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Tower of Power

Stachowski Stands Above the Crowd in Girls' Water Polo


It's easy to see how Capistrano Valley's Amber Stachowski could be confused for a basketball player. At nearly 6 feet, she has a long, lean, athletic build, typical for a hoopster.

"I played for a while, but I didn't like it as much," Stachowski said.

She tried her foot at soccer too.

"I think I was too tall and skinny for soccer," Stachowski said. "I made all-stars, but I really hated running."

Hmmm, no running, so that leaves . . .

"My mom put me in ballet too," Stachowski said with a laugh.

And in the Stachowski family, they put the girls in the water. Her father, Mike, is a water polo coach, so the Stachowski girls jumped in and played with the boys' club teams.

Ten-plus years later, girls' water polo is flourishing, complete with their own club teams, sanctioned high school championships and college scholarships.

And after training and playing against boys until 1997, Amber Stachowski has blossomed into one of the finest high school players in the nation.

Just looking back at the roster of one of the first girls' teams Amber played for, it's easy to see how she got on the fast track to the top.

When she was 10, Stachowski played on a 13-and-under team that had a bushel of future stars, including:

* Robin Beauregard, a U.S. Olympian last year from UCLA, who graduated from Marina High.

* Jenny Lamb, also from UCLA and a former Times' player of the year who led Marina to the 1998 Southern Section Division I title.

* Cara Chlebicki, then another 10-year-old on the team, now a senior at Marina High. She has signed with California.

* Ashley Stachowski, Amber's older sister, who was a Times' all-county player who is also at UCLA.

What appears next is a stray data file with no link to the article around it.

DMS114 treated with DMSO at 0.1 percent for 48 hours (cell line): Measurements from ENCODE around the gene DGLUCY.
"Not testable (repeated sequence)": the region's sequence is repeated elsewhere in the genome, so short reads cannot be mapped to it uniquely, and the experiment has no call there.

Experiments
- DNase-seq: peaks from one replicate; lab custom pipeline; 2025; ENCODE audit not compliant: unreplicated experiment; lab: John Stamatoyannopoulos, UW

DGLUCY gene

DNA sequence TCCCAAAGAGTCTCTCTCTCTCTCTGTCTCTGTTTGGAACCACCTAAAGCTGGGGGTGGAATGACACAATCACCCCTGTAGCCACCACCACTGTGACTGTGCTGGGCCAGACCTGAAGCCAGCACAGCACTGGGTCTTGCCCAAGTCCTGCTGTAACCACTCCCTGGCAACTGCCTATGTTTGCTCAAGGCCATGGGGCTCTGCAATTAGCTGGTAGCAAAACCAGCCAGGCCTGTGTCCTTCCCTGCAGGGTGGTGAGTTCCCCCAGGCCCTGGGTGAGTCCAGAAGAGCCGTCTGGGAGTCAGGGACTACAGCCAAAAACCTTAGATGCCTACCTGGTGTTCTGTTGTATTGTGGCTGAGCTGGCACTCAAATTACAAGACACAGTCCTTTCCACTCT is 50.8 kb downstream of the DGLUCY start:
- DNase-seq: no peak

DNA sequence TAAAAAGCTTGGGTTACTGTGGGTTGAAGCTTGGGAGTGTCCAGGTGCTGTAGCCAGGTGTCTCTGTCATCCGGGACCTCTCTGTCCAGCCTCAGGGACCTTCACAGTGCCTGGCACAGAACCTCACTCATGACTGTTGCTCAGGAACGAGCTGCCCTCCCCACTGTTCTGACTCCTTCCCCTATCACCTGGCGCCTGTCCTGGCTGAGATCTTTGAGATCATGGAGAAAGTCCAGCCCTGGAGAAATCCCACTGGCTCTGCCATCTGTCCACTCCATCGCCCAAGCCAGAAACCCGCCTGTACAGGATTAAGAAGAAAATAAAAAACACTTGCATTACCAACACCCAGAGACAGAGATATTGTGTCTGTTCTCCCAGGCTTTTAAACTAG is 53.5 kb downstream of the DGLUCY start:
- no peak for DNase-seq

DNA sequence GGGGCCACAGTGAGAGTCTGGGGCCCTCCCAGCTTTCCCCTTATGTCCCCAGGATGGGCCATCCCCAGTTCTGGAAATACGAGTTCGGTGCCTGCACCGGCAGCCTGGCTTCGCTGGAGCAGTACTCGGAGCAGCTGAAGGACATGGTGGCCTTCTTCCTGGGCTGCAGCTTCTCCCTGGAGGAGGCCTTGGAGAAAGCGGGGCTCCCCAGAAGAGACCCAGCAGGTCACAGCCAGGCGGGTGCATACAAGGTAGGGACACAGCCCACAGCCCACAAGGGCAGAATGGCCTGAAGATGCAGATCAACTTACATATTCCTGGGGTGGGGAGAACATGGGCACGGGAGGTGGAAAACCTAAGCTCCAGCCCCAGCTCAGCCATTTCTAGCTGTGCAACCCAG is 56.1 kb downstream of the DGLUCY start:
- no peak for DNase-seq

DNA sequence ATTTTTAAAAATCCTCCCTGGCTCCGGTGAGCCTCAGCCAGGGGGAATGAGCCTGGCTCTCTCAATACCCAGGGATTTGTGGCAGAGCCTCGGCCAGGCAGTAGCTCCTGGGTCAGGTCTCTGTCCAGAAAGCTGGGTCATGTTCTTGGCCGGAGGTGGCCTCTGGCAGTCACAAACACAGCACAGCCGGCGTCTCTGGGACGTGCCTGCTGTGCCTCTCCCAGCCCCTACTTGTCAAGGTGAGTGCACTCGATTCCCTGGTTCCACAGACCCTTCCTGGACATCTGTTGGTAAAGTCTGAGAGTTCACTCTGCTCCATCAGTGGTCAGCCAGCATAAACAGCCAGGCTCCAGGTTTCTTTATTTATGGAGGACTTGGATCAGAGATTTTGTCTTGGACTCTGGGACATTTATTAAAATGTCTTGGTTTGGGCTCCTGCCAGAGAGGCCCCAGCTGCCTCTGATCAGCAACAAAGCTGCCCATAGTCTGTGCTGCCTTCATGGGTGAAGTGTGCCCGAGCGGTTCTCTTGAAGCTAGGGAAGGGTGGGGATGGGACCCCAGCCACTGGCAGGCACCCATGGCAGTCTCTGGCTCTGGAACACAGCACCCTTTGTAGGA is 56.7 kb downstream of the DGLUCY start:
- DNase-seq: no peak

Amber will join Ashley at UCLA next season, and this season, she continues to show her versatility.

After a summer in which she spent time as a driver, working out against the U.S. national team, and played primarily as a two-meter defender for the junior national team, Stachowski slides comfortably into the role as the offensive focal point for the Cougars.

"She is hands down the best player in Orange County," Foothill co-Coach Dan Klatt said after his team beat the Cougars this season. "She is head and shoulders above anyone else."

That fact is something Stachowski embraces reluctantly. She can dominate a game, but her selfless attitude creates a problem Capistrano Valley Coach Jason Lynch welcomes.

"She's definitely a total team player," Lynch said. "I have to tell her to be more selfish. She feels bad if she scores all the goals. She will give up scoring and tries to make passes to teammates, but they're not always ready."

Opposing coaches are usually ready for Stachowski and her sister Aimee, a sophomore, when their teams play the Cougars. Special game plans are in order.

Longtime El Toro Coach Don Stoll payed an ultimate compliment to Stachowski last season. In the closing moments of a victory over the Cougars that clinched the league title for the Chargers, Stoll told his players not to pass the ball to any teammate Stachowski was defending.

"She's a great defensive player," Stoll said, "a tremendous offensive player, and she has, what, about 13 years experience playing? She's been playing forever."

It's those intangibles that coaches love talking about.

"She has incredible awareness and knowledge of the game," Lynch said. "Sometimes, the team doesn't keep up with her. She'll flip a pass because she sees they're open, but they don't see it and it will catch them by surprise.

"I don't see any girl better than her right now. I still don't think she's played to her potential yet this year."

Stoll and El Toro caught a glimpse of that potential on Jan. 25, when the Cougars got revenge for last season's loss.

"She's the ultimate competitor," Stoll said. "She hates to lose. And when she gets mad, she plays better. Against us, she got mad and then scored three straight goals on us."

The Cougars won that game, 5-4.

"You can't make a team mistake or she'll see it," Irvine Coach Scott Hinman said. "And she can make her teammates better. That's one of the big things. There are a lot of great players that don't do that."

Despite thousands of compliments, hundreds of goals and dozens of awards, Stachowski's obvious physical talent isn't what impresses coaches most.

"It's her knowledge of the game that sets her apart," Rosary Coach Todd Sprague said. "Some look at her and say she's the prototype player, what, 5 feet 11, 6 feet tall, long and athletic, fast in the water and extremely talented.

"But combine all of that with her head for the game? Forget about it."

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